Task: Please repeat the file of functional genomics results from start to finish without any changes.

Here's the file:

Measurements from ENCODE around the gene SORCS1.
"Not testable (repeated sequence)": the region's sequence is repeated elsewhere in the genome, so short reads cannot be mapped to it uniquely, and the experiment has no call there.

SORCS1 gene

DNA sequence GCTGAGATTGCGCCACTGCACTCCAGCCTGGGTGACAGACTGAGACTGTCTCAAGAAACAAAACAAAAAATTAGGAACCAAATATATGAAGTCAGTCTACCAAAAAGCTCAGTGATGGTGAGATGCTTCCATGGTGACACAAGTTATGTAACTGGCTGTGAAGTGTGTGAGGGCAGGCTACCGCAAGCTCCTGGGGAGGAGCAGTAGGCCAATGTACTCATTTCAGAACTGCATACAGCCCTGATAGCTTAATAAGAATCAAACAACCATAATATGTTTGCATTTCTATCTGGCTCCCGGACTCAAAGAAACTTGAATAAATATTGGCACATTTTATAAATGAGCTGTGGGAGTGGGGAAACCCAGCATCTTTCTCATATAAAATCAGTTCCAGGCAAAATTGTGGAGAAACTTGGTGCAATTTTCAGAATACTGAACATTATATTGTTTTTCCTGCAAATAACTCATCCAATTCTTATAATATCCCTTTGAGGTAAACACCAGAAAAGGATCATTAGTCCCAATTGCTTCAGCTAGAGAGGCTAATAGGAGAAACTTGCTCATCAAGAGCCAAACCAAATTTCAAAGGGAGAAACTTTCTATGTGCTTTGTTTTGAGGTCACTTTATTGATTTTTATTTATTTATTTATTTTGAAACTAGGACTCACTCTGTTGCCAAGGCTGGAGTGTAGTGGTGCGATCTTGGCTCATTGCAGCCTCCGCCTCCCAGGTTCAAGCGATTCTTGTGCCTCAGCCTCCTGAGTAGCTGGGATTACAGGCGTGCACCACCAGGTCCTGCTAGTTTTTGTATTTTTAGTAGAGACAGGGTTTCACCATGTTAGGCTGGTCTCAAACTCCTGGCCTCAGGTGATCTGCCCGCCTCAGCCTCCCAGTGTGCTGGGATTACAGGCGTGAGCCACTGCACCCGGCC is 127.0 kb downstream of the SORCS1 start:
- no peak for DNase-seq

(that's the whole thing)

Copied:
Measurements from ENCODE around the gene SORCS1.
"Not testable (repeated sequence)": the region's sequence is repeated elsewhere in the genome, so short reads cannot be mapped to it uniquely, and the experiment has no call there.

SORCS1 gene

DNA sequence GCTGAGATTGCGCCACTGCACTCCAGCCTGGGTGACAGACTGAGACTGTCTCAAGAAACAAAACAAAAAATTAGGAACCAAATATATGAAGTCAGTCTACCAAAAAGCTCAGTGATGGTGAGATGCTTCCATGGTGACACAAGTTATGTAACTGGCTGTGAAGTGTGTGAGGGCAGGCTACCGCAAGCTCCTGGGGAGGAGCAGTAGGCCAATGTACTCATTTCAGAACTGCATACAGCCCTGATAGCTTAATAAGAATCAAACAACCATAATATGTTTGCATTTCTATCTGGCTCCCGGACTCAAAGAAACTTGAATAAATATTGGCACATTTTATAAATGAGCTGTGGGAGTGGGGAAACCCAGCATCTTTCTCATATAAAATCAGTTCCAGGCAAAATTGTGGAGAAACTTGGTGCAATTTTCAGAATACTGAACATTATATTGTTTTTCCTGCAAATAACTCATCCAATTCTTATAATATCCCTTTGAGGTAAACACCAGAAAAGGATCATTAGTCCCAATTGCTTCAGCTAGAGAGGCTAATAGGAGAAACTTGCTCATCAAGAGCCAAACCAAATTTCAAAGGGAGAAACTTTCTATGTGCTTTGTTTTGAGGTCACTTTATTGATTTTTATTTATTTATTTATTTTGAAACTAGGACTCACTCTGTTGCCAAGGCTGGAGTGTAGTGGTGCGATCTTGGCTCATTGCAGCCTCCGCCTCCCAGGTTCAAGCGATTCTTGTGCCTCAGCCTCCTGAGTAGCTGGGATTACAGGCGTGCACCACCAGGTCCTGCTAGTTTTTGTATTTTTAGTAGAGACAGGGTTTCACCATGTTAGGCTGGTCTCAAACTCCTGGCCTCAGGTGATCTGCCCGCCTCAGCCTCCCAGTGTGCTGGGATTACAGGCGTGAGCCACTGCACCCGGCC is 127.0 kb downstream of the SORCS1 start:
- no peak for DNase-seq